Personal finance doesn't need to be complicated. For that reason, I launched The Astute Advisor personal finance site. I was excited to reach a much broader audience. Lastly, I’ve always believed that the blog shouldn’t be my voice alone. I’m convinced my readers will benefit by hearing from other financial professionals too. Here are some articles that are worth a read.
Devin Carroll is an independent investment advisor specializing in all things Social Security at the Social Security Intelligence blog. The gradual phase-in of taxes on Social Security benefits can deliver some unexpected and unpleasant results if you fail to recognize the “danger zone” to avoid. Here’s what you need to know about the taxes on Social Security benefits and how you can avoid the pitfall of paying way too much in taxes on that income. Be sure to visit his YouTube channel!
Social Security is almost synonymous with retirement. Most everyone will receive Social Security benefits at some point in their lives. Despite this, it remains a scary endeavor for those who apply for benefits. There is no doubt the laws and rules are complex. On the surface, it seems pretty basic. You retire at a designated age and you receive a defined benefit. But, like an onion, each question and situation involves pealing another layer. Under each layer is a new set of rules and pitfalls to avoid. If you are approaching retirement, you need to do your research and don't be shy about asking for help.
Russ Thornton is a Certified Divorce Financial Analyst and author of Wealthcare For Women. In this article, Russ provides and excellent review of annuities and why they should be avoided.
Annuities are often misunderstood. Sadly, even financial professionals who sell annuities, don't have a deep understanding of them. The term “annuity” refers to a recurring payment, often monthly, received as retirement income. For example, in the old days, you would retire from an employer and receive an annuity payment as a source of income to live on in retirement. Insurance companies create annuity products and rely on financial professionals to sell them to the public.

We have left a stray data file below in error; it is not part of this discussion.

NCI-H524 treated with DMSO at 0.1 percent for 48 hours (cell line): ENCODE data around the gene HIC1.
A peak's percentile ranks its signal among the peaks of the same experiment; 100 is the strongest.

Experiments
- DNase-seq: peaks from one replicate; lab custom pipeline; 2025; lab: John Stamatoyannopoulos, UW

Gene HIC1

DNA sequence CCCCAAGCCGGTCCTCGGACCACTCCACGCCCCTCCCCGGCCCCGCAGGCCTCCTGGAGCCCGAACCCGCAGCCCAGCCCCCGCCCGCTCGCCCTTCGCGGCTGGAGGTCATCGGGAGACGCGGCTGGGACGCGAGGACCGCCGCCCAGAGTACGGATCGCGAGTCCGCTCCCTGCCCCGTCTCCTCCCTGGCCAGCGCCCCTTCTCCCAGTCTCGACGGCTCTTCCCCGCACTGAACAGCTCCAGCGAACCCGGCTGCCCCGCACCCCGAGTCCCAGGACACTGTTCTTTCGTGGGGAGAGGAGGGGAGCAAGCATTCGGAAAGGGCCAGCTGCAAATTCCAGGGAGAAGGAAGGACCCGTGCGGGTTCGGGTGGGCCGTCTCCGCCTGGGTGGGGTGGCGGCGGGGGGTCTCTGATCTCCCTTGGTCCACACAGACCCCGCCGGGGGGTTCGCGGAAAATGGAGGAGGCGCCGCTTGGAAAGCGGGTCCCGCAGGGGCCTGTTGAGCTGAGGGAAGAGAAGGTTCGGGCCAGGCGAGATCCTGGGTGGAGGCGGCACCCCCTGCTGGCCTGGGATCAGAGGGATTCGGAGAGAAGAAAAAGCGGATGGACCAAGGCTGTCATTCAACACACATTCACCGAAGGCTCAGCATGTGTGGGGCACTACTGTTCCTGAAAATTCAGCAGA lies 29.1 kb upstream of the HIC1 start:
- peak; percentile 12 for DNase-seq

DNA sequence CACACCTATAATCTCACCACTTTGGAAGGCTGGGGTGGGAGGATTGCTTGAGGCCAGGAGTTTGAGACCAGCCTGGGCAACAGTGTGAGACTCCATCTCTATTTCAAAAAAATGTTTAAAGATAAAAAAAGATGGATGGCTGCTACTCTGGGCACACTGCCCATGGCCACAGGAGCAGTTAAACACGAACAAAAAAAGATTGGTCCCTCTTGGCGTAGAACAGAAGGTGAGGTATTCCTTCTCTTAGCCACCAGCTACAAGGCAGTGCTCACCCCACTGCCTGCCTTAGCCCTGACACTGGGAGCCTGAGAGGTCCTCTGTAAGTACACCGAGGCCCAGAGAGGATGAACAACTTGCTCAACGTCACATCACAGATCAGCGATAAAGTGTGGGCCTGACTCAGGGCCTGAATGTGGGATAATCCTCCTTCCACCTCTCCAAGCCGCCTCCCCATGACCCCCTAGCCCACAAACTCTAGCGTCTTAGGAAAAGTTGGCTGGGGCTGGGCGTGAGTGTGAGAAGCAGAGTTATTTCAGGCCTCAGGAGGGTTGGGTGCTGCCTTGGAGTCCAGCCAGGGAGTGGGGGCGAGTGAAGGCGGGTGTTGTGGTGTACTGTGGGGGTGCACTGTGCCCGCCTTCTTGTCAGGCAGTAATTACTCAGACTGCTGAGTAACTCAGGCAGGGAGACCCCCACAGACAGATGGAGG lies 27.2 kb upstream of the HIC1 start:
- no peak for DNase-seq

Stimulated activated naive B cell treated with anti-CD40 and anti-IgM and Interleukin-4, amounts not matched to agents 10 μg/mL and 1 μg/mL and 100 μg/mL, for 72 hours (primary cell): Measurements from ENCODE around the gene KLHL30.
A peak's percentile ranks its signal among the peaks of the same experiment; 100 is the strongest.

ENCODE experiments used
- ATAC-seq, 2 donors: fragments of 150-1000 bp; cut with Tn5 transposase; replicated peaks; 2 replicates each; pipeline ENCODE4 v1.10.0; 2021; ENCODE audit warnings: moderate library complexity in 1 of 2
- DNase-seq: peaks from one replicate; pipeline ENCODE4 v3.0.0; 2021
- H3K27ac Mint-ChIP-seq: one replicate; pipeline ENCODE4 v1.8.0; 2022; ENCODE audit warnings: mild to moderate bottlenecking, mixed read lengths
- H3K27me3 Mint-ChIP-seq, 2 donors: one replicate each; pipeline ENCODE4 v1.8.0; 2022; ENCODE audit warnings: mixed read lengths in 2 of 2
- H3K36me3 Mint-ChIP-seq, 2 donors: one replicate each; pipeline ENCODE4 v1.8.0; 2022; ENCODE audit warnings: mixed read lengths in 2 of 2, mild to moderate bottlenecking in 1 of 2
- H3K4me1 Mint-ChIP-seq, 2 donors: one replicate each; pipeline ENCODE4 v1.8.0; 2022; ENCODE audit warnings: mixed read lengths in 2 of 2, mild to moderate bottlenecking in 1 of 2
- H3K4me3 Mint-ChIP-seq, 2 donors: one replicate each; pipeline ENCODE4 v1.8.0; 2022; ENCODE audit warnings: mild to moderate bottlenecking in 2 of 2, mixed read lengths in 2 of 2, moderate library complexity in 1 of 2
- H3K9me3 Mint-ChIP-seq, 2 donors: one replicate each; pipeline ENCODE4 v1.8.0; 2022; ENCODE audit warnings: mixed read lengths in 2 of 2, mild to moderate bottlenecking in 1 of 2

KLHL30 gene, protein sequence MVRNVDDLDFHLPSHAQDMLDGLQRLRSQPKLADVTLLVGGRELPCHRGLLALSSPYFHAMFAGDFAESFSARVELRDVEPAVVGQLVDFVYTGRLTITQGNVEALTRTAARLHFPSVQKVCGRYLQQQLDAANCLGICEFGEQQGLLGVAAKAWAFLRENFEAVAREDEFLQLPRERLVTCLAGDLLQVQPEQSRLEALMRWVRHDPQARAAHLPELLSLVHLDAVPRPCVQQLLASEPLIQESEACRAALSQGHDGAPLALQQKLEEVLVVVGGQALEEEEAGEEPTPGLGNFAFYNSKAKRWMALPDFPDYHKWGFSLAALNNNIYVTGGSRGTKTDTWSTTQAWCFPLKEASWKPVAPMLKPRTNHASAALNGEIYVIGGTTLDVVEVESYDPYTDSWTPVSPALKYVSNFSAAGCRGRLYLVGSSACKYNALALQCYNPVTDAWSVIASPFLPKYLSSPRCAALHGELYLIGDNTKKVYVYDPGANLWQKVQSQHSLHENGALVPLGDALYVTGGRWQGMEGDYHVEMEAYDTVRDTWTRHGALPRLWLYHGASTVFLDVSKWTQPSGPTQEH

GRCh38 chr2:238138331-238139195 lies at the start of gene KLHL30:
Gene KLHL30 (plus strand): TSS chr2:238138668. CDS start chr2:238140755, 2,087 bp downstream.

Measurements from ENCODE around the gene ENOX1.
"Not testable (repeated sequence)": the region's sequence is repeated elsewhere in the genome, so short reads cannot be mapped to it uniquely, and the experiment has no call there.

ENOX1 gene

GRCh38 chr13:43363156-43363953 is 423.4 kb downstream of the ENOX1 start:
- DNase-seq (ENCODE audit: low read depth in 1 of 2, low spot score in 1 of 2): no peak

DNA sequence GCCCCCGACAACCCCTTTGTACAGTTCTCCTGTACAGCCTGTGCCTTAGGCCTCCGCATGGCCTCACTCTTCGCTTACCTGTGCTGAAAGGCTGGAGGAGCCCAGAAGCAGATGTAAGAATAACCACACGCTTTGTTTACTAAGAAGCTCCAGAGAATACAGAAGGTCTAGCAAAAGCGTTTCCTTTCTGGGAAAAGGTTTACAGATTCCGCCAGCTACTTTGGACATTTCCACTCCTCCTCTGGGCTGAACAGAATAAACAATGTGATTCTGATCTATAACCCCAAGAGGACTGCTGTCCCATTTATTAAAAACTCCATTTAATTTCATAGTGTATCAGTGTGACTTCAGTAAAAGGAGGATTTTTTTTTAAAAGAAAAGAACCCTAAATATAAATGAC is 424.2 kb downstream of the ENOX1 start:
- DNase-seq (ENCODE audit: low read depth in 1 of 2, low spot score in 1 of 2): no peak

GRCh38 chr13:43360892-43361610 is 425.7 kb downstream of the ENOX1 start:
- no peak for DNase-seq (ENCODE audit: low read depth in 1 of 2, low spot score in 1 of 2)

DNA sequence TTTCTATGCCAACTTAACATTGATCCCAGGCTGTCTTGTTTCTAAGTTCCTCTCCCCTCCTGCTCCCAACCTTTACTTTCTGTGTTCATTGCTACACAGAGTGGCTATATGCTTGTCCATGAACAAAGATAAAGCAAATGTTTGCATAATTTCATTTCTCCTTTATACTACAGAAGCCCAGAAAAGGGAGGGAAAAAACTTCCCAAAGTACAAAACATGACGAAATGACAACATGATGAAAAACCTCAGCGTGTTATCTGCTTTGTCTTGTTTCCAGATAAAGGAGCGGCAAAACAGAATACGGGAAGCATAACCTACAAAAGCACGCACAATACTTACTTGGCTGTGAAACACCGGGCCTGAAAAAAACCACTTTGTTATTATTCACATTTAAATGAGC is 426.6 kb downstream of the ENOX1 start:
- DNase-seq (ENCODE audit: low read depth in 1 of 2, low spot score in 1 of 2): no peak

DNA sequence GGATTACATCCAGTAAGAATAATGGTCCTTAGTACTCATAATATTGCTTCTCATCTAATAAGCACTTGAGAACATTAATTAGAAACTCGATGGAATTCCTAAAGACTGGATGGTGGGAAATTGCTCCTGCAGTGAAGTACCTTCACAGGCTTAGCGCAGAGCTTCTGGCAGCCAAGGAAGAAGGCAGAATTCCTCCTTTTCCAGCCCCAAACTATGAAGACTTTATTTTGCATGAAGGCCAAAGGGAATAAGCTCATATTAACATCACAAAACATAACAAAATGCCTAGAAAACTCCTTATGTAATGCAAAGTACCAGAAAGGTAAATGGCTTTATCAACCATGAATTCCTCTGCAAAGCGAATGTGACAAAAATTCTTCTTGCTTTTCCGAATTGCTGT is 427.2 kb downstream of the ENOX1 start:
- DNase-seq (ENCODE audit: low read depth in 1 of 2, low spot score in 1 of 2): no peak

Now, annuities are more of an investment vehicle and the actual “annuity” part where you receive income is almost an afterthought. All kinds of annuity products have been developed with ever increasing complexity that make it difficult for even the financial professional selling it to thoroughly understand the pros and cons.
Above all, the sad truth is that high commissions paid to brokers who sell these products are a big part of the problem. Some insurance companies will pay a broker 8% as a commission for selling the product to a customer. The brokers aren't even required to disclose the commission they would receive to the customer. For example, if you were about to invest $50,000 in an annuity, wouldn't you want to know that the person recommending it will be paid $4,000! With high payouts like these, it's reasonable to think a broker would steer someone toward an annuity.
Michael Kitces is a Certified Financial Planner™ and publisher of Kitces.com where he writes about personal finance and matters specific to the advisor industry. There's much more to portfolio success than rate of return. Michael takes a deep dive on “sequence of return risk.”
To many of my clients dismay, I often tell them to focus less on returns. It's human nature to want more. However, focusing too much on investment returns can cause you to miss the forest for the trees. Don't get me wrong, returns are important and we always need to weigh them against risk. However, financial success relies much more on our behavior than return on investment. You could have the best returns possible, but if you mess up some smaller non-investment related financial decisions, those returns won't mean a thing.